by Lauren Baratz-Logsted
This cycle at GBC we're talking about settings.
In terms of setting, the books I've had traditionally published break down as follows:
CONNECTICUT: A Little Change of Face; Baby Needs a New Pair of Shoes; Crazy Beautiful; Angel's Choice; Secrets of My Suburban Life; Me, In Between
MASSACHUSETTS: Little Women and Me
ENGLAND: The Thin Pink Line; Crossing the Line; Vertigo: The Education of Bet; The Twin's Daughter
ICELAND: How Nancy Drew Saved My Life
LOCATION UNKNOWN: The Sisters 8 series
When I look back on this, I realize there was no big advance planning in any of it. It was more that I would get an idea for a book and the voice combined with the concept would dictate setting. Plotwise, the books I've set in England could have just as easily been set in the U.S., save for one small thing. When you choose a setting, there's so much more that comes with it than just location. There's all the nuances of accents, tone, cadence, even word choices. If you're writing a contemporary comedy, as a rule, people in the U.S. don't get gobsmacked or feel knackered, and they certainly never say "You stupid cow!" to insult someone, not unless they also want to provoke a bout of anorexia.
There was a lot of deliberation behind my choice to set How Nancy Drew Saved My Life in Iceland. I wanted my heroine to become the nanny to an ambassador in an unusual place; I wanted it to be far away and completely isolated; and I'd been to Iceland.
Similarly, it was a deliberate decision to never identify just where it is The Sisters 8 live. Like the prologue in Book 1: Annie's Adventures says: "And where was this magnificent stone house? Why, it might have been anywhere in the world - even right next door to you - so why quibble? However, if there were octuplets in your class at school, you would probably have noticed by now, so perhaps that's not the case."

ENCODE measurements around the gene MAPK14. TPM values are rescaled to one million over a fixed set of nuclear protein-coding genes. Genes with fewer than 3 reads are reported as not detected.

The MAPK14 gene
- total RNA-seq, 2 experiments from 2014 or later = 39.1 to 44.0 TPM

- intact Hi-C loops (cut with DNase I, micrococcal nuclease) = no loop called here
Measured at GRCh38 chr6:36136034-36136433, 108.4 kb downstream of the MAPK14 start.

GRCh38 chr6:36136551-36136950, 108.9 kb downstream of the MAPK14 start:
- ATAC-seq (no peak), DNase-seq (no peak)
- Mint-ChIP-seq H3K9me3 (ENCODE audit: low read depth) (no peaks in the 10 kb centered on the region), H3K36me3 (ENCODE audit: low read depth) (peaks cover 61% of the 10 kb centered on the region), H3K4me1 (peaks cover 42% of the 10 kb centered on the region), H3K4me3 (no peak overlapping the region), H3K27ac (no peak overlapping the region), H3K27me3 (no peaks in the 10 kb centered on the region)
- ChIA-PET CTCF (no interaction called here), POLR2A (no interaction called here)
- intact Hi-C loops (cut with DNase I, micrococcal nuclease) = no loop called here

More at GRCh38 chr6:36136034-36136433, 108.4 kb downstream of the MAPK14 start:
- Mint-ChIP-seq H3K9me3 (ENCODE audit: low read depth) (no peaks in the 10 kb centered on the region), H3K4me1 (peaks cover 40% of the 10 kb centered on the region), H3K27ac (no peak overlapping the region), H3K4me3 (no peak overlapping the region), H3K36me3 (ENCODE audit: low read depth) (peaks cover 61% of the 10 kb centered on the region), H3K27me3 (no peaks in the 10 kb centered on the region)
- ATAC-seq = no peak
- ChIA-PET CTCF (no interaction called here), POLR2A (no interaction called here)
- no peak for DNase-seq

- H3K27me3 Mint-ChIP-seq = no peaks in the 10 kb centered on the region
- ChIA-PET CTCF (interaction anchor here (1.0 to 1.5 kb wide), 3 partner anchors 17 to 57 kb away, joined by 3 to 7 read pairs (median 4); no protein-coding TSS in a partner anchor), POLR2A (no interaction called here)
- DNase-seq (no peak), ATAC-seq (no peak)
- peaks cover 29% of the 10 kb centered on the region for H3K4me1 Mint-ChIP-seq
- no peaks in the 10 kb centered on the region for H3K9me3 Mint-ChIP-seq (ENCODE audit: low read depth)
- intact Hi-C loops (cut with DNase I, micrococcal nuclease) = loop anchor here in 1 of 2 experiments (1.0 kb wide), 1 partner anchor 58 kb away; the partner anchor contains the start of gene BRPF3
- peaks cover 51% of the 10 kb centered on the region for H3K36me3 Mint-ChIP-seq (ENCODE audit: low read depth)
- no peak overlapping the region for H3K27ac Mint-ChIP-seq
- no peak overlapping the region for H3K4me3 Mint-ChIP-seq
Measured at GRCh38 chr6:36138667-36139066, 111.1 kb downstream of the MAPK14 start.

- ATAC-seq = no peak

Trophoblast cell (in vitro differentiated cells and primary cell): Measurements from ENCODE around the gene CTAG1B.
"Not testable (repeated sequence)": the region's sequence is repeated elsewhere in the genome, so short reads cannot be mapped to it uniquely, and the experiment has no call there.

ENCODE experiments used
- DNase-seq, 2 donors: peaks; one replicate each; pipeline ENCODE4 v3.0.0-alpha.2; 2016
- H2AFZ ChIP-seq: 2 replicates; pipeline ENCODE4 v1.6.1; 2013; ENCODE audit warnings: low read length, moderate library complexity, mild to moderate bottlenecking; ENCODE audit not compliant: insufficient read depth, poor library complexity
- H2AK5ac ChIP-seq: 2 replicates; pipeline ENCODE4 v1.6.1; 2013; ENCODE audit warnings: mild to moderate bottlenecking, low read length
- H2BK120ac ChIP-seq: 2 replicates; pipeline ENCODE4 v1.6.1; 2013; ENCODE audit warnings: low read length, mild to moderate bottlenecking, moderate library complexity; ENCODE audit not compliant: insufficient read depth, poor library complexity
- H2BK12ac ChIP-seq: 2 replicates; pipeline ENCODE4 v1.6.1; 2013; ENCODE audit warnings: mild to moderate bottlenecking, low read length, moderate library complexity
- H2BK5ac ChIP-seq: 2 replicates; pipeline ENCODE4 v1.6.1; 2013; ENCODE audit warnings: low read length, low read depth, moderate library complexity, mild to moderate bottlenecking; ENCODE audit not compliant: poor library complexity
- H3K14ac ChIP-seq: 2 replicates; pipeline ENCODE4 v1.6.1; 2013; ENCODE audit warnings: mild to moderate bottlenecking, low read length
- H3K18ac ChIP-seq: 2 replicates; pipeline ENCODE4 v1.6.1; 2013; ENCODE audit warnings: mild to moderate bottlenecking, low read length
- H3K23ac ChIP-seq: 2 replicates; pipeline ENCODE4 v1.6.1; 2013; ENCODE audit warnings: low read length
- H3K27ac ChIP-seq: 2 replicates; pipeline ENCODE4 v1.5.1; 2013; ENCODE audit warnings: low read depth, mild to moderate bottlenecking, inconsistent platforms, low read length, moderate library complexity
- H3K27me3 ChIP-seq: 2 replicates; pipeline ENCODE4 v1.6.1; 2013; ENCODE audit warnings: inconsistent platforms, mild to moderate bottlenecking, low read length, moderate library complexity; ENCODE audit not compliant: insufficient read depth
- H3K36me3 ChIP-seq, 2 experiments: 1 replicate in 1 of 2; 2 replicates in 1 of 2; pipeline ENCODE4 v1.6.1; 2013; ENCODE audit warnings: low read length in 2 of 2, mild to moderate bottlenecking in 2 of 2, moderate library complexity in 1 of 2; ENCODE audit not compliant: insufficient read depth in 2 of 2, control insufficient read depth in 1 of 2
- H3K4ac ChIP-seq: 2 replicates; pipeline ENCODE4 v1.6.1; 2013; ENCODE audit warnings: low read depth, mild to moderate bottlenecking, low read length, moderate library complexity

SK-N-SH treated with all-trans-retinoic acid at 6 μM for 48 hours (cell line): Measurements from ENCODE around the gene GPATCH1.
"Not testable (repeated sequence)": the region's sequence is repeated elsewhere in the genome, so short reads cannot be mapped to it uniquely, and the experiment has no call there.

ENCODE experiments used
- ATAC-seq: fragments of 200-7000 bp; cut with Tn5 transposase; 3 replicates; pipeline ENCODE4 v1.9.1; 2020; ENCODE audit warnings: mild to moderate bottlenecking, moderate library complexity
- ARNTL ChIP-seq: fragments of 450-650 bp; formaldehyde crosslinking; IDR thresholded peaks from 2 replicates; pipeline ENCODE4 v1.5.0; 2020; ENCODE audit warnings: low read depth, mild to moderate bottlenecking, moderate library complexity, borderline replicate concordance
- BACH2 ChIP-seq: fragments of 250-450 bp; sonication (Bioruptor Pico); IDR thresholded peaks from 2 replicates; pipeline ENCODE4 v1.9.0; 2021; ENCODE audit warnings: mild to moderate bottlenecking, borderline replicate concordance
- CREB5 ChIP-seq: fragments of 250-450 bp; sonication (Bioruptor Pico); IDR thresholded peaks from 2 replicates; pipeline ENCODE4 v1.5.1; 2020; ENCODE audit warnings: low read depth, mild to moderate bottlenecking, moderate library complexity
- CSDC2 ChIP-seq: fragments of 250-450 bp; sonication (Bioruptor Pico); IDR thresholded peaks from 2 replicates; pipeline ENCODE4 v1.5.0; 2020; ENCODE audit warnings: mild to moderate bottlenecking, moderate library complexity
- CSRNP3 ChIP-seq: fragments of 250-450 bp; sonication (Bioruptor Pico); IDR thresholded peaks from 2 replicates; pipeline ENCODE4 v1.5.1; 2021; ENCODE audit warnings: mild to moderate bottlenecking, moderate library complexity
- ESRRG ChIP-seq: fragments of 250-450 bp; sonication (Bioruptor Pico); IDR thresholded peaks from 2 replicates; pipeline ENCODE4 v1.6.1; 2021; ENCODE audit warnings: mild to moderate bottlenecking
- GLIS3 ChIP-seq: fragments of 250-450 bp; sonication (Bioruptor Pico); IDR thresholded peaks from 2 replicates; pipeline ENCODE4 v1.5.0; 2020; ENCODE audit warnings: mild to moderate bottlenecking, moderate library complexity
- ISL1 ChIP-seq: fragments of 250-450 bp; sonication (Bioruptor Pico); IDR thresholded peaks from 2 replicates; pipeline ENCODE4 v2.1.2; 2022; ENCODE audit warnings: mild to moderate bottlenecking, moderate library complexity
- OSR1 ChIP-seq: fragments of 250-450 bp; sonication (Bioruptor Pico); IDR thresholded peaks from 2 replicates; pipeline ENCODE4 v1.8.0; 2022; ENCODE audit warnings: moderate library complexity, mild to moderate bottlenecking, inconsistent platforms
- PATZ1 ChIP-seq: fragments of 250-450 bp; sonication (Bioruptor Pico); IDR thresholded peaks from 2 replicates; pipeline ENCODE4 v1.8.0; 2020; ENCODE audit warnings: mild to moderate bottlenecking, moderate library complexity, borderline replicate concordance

The books I've set in Connecticut are mostly set in Danbury, where I live, although occasionally I use other towns. Of course I change things to suit my own purposes. Every time a reader asks if there really is a bar here where a person can shoot pool that goes by the name of Chalk Is Cheap, I have to admit that, sadly, Chalk Is Cheap only exists in my mind.
When you get down to it, I suppose it all comes down to my mind, really. As a writer, it's all about going to the places - physical and emotional and conceptual - that I'm most interested in going to at the time. And I'm the same as a reader.
I love reading books that take place in different states and regions in the U.S. and I love books from other countries, Some of my favorites, by location, from the past year?
SCOTLAND: Gods and Beasts, by Denise Mina
DENMARK: A Conspiracy of Faith, by Jussi Adler-Olsen
NORTH DAKOTA: Let Him Go, by Larry Watson
ENGLAND: The Hive, by Gill Hornby
NORWAY: Police, by Jo Nesbo
FRANCE: The Mouse-Proof Kitchen, by Saira Shah
SPAIN: Mr. Lynch's Holiday, by Catherine O'Flynn
PORTUGAL: The Two Hotel Francforts, by David Leavitt
MINNESOTA: Ordinary Grace, by William Kent Krueger
So how about you? What's your favorite setting to write about? What's your favorite setting to read about? Or what's the name of a really great book you've read that has a strong sense of place?
Lauren Baratz-Logsted is the author of a bunch of books for adults, teens and children. Visit her at www.laurenbaratzlogsted.com, check out The Sisters 8 at www.sisterseight.com, or follow her on Twitter @LaurenBaratzL